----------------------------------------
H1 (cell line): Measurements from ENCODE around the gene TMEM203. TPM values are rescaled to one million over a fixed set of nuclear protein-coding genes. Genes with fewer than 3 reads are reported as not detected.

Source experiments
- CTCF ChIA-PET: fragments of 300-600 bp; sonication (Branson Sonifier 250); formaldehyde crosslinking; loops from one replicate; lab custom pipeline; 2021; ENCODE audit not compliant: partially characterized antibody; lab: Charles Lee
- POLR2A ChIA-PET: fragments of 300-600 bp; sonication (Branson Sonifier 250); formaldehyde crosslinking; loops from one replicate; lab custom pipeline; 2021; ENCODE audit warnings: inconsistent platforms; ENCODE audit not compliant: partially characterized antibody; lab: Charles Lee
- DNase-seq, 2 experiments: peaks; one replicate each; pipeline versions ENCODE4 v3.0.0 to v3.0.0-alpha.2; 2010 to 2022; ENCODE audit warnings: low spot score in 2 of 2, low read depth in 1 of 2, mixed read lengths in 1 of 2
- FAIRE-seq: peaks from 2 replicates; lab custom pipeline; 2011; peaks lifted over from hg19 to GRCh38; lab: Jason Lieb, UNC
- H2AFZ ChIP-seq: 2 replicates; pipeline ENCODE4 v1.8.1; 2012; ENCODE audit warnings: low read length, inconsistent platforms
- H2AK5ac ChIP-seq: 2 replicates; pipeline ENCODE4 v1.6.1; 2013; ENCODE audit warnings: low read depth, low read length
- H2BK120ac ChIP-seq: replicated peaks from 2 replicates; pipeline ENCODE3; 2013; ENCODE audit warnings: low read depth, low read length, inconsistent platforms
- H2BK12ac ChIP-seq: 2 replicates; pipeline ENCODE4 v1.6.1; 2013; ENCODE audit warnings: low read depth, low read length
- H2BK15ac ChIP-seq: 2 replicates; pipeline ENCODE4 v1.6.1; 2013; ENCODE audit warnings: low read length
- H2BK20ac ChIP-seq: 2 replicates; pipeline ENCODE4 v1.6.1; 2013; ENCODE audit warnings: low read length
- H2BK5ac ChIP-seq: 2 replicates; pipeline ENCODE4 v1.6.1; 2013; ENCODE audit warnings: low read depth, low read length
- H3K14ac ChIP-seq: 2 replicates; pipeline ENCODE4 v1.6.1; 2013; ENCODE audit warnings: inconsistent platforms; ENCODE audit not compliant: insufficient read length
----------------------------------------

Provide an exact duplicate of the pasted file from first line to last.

H1 (cell line): Measurements from ENCODE around the gene TMEM203. TPM values are rescaled to one million over a fixed set of nuclear protein-coding genes. Genes with fewer than 3 reads are reported as not detected.

Source experiments
- CTCF ChIA-PET: fragments of 300-600 bp; sonication (Branson Sonifier 250); formaldehyde crosslinking; loops from one replicate; lab custom pipeline; 2021; ENCODE audit not compliant: partially characterized antibody; lab: Charles Lee
- POLR2A ChIA-PET: fragments of 300-600 bp; sonication (Branson Sonifier 250); formaldehyde crosslinking; loops from one replicate; lab custom pipeline; 2021; ENCODE audit warnings: inconsistent platforms; ENCODE audit not compliant: partially characterized antibody; lab: Charles Lee
- DNase-seq, 2 experiments: peaks; one replicate each; pipeline versions ENCODE4 v3.0.0 to v3.0.0-alpha.2; 2010 to 2022; ENCODE audit warnings: low spot score in 2 of 2, low read depth in 1 of 2, mixed read lengths in 1 of 2
- FAIRE-seq: peaks from 2 replicates; lab custom pipeline; 2011; peaks lifted over from hg19 to GRCh38; lab: Jason Lieb, UNC
- H2AFZ ChIP-seq: 2 replicates; pipeline ENCODE4 v1.8.1; 2012; ENCODE audit warnings: low read length, inconsistent platforms
- H2AK5ac ChIP-seq: 2 replicates; pipeline ENCODE4 v1.6.1; 2013; ENCODE audit warnings: low read depth, low read length
- H2BK120ac ChIP-seq: replicated peaks from 2 replicates; pipeline ENCODE3; 2013; ENCODE audit warnings: low read depth, low read length, inconsistent platforms
- H2BK12ac ChIP-seq: 2 replicates; pipeline ENCODE4 v1.6.1; 2013; ENCODE audit warnings: low read depth, low read length
- H2BK15ac ChIP-seq: 2 replicates; pipeline ENCODE4 v1.6.1; 2013; ENCODE audit warnings: low read length
- H2BK20ac ChIP-seq: 2 replicates; pipeline ENCODE4 v1.6.1; 2013; ENCODE audit warnings: low read length
- H2BK5ac ChIP-seq: 2 replicates; pipeline ENCODE4 v1.6.1; 2013; ENCODE audit warnings: low read depth, low read length
- H3K14ac ChIP-seq: 2 replicates; pipeline ENCODE4 v1.6.1; 2013; ENCODE audit warnings: inconsistent platforms; ENCODE audit not compliant: insufficient read length